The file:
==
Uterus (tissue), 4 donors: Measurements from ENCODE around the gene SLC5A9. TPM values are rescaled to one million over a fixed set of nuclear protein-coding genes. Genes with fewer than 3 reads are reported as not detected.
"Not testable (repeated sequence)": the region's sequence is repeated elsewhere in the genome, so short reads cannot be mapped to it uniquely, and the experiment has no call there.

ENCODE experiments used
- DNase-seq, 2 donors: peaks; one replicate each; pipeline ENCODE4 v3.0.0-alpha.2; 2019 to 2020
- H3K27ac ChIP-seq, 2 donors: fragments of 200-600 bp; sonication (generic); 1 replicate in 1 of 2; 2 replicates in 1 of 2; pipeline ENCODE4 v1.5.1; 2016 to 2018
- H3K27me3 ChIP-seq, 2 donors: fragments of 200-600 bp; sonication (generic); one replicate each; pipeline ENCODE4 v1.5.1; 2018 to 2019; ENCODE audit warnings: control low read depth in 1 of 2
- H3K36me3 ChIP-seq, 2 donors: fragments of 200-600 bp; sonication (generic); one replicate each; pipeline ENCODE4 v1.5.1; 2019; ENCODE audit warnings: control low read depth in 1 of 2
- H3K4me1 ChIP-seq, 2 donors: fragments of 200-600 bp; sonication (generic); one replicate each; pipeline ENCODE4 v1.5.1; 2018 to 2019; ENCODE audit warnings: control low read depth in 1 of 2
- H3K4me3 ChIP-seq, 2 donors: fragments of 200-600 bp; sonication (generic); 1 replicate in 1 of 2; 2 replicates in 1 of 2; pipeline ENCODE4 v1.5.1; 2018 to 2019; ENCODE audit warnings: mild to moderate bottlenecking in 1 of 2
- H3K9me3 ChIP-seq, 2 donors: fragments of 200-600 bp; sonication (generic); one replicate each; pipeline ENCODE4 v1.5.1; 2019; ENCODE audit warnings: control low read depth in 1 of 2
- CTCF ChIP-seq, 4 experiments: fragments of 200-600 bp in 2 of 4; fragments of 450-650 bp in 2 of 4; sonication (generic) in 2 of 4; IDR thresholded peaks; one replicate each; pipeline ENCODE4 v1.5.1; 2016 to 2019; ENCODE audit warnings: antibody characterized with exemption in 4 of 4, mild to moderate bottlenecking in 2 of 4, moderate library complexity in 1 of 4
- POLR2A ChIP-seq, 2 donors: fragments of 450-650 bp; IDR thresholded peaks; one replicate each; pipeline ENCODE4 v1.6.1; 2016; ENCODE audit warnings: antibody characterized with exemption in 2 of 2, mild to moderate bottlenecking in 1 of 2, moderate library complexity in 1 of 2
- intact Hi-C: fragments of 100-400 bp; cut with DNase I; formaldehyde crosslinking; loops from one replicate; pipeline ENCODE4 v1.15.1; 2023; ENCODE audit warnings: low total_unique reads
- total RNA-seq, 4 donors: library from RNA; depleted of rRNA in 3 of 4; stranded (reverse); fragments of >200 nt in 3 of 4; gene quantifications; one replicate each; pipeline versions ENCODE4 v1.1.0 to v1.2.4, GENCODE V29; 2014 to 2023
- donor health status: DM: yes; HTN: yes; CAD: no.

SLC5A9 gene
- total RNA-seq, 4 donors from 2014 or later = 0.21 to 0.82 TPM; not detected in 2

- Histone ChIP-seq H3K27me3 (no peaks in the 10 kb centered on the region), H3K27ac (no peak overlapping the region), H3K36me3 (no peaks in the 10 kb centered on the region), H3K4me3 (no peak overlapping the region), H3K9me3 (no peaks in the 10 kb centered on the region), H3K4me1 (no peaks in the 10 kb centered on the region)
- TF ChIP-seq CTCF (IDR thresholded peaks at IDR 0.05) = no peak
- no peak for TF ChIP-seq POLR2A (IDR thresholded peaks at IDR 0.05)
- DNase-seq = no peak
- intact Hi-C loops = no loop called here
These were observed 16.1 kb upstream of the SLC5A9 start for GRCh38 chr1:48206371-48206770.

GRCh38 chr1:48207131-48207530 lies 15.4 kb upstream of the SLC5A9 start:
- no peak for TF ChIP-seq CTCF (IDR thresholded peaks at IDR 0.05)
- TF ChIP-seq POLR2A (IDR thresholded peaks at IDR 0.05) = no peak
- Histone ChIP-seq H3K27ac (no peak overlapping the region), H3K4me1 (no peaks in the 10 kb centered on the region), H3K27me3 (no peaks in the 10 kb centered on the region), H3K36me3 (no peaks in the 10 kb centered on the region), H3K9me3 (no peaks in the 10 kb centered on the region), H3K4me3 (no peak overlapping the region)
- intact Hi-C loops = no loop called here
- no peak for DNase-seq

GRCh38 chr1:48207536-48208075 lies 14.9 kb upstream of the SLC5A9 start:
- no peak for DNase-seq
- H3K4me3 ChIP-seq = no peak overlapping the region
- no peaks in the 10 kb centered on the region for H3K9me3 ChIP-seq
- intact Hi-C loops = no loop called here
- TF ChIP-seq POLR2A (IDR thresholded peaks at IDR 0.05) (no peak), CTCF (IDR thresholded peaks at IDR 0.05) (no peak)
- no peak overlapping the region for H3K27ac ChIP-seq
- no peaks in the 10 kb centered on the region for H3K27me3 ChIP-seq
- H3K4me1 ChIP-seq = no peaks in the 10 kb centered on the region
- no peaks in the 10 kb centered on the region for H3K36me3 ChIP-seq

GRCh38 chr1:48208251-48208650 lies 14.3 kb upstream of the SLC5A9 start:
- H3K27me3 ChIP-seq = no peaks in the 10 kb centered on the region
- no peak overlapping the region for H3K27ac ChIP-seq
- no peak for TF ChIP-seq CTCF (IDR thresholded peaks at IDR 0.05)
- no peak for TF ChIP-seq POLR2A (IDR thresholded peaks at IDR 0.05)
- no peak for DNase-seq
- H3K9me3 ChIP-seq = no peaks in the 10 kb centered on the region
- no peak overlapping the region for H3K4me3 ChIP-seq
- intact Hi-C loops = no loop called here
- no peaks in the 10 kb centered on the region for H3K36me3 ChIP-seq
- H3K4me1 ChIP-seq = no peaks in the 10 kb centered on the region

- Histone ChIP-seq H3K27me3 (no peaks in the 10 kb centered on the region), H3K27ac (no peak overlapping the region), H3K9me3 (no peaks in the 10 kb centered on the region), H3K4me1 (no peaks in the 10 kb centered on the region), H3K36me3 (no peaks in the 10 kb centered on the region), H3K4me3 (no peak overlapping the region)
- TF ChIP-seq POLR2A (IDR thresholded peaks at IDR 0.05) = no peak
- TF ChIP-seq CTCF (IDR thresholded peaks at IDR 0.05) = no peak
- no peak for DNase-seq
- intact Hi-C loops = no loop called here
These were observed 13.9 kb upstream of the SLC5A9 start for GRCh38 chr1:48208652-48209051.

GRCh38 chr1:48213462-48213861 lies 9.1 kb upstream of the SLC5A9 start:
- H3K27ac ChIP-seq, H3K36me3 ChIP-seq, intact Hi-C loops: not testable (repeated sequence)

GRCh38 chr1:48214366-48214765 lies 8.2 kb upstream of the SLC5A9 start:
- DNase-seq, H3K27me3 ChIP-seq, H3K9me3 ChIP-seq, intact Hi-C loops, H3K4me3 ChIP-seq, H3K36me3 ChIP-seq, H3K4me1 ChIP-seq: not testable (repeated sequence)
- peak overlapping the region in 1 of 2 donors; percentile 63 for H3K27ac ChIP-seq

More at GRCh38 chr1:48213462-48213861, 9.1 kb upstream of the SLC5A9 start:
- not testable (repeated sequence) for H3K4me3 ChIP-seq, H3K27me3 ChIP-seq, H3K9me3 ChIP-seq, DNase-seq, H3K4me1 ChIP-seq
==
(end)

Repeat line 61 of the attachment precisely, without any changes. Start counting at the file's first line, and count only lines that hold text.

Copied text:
- peak overlapping the region in 1 of 2 donors; percentile 63 for H3K27ac ChIP-seq